The Author’s Perspective

Today we’re conducting the first part of an interview with Maddie Dawson, author of the novel The Stuff That Never Happened.   Kimberly Caldwell (KC) asks the questions in this stage of the interview.

1.  KC:   The Stuff That Never Happened is about a woman who weighs the allure of an old lover against the solid dependability of a marriage she seems to be outgrowing.   Where did the idea for the novel come from?   Is it autobiographical?

MD:  I suppose in some senses, all novels have autobiographical elements in them.   Authors are always using their own experiences as springboards for the torture we put our characters through.   That being said, nothing specifically about Annabelle’s situation is anything like my life.   But I was once in love with a man who, while not precisely married, had little children and a complicated life with the mother of those children…  and we had a crazy, up and down relationship for a long time, with lots of drama and thrills and chills until the day we finally broke up for good.   And then one day, fifteen years later, I got on a train and there he was, in a nearly empty train car, and we had a two-hour ride together.   It seemed almost pre-designed by a kindly universe to give us a chance to look at what had been, to compare our lives – and to reflect about what it had all meant.

Frankly, it didn’t mean very much.   (Real life can be so boring sometimes.)   He was as impossible as I remembered, vague and noncommittal, and just as infuriating to talk to as he ever was.   We parted, both of us grateful, I think, that things hadn’t worked out for us way back when.   Still, it got me doing that thing I’ve been doing my whole life: thinking how much more interesting things might be if life was a novel.   After that, it seemed everywhere I looked everybody had a what-if person tucked away, someone to think about when real life seemed unsatisfying.

And so the character of Annabelle was born, a woman who married too young to Grant, a man she barely knew, and who then fell in love with someone else during the first year of her marriage.   After a time apart, Annabelle and Grant manage to reunite and go on to have a happy life together, raising children and creating a stable life and community in his home town in New Hampshire.   They make a pact never to speak about Annabelle’s betrayal again, to pretend it just never happened so that they can go on.

What I was mostly interested in exploring in this novel was what came next for Annabelle and Grant: the stuff that came after the kids leave home, after their family responsibilities are over.   It’s then that the cracks in their marriage really become apparent.   Grant realizes the sacrifice he’d made in his career to stay married to Annabelle and feels compelled to catch up; Annabelle realizes that she’s stifled in a life that no longer seems to need her, and she senses Grant’s long, leftover anger.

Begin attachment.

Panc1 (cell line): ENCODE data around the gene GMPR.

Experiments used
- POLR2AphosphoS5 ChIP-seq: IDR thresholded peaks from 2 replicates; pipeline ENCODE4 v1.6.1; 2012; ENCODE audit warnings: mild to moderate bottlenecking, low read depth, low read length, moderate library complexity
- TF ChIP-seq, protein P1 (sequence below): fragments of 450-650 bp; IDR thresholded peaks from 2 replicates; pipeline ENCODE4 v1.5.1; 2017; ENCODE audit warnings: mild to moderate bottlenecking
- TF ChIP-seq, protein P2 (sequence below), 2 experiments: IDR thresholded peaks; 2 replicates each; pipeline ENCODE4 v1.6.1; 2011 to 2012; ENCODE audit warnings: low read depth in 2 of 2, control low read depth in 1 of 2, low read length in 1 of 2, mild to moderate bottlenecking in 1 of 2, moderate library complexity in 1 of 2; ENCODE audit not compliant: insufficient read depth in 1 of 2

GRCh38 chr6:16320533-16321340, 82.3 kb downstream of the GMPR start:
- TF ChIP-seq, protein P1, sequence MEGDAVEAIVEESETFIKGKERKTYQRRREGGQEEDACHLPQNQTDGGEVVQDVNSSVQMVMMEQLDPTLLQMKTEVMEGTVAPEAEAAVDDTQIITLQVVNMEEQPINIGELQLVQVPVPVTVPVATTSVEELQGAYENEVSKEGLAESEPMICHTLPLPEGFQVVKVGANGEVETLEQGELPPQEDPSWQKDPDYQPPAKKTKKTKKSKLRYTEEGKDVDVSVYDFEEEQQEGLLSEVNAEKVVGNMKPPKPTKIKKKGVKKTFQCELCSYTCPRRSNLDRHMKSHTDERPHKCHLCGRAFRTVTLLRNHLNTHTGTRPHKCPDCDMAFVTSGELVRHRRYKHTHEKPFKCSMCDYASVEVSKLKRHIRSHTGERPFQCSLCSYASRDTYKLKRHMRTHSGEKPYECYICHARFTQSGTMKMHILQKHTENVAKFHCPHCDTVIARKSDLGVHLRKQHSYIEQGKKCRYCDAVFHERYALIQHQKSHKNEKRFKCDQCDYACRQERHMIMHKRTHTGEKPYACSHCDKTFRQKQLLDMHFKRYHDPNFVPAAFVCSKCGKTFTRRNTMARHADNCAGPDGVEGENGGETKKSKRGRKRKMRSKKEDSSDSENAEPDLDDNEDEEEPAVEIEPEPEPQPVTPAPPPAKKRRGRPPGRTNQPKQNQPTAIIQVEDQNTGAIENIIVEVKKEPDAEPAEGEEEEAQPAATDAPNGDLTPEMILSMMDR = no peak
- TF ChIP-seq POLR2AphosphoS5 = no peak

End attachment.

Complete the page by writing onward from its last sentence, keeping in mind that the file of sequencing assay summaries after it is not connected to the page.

But what is one to do?   Are we just supposed to settle for living with past memories, or do we still have a life ahead of us to create?   After twenty-eight years together, is it even possible to start over?   To me, that’s when the story really begins: with Annabelle’s realization that she doesn’t know anymore what she owes herself and what she owes Grant and her children; what she will lose by remaining unhappy  in her marriage, or by venturing out into the unknown, or traveling back to the past.

2.   KC:  How did you decide how to present the story?   When you began did you know what Annabelle’s decision would be?

MD:  Ha!   What an interesting question!   As it happens, I didn’t know what Annabelle’s decision would be.   Sometimes I thought she would stay with her husband, but there were times I was sure that her old lover had been the right one for her.   For a while, when I was writing, I thought maybe she’d end up with neither of them – a woman alone making her way through the world.   I just kept writing, sure that one answer would emerge.   And as happens in novels – unlike real life – things finally seemed to settle themselves clearly in one direction over the other.   I’ve heard from lots of readers who have said they were so relieved at the way it turned out, but I have one dear friend who says she still wishes Annabelle had made the other decision.

As for the presentation of the story, I wrote it in two periods: the past, 1978-80, when Annabelle and Grant first met as students at the University of California at Santa Barbara (UCSB) and impulsively married and moved to New York, and then in the present, 2005, when their lives are settled in New Hampshire and their children have left home.   I wanted to tell it this way because both time periods were equally compelling to me.   I didn’t want to simply tell the 1970s stuff in flashback, but to let the events unfold as part of the main story.

3. KC:  What makes novels about other people’s relationships compelling?

MD:  I think we’re all hungry for details of other people’s stories.   And, let’s face it, romantic relationships carry an extra wallop of mystery to them.   How many times do you look at couples you know and think, “What in the world can they possibly see in each other?”   Perhaps we’re trying to answer that mystery at the heart of ourselves: why am I with this particular person?   Will we be able to last?   Do we have it better or worse than other people?

In novels, I think, relationships make sense.   They have reason and nuance, and we can peek in other people’s insides and compare them to our own.   I love riding around in someone else’s head for a while.   It helps me to understand myself much better.

To be continued… (In the concluding section of this interview, we have four additional questions for Maddie to answer.)

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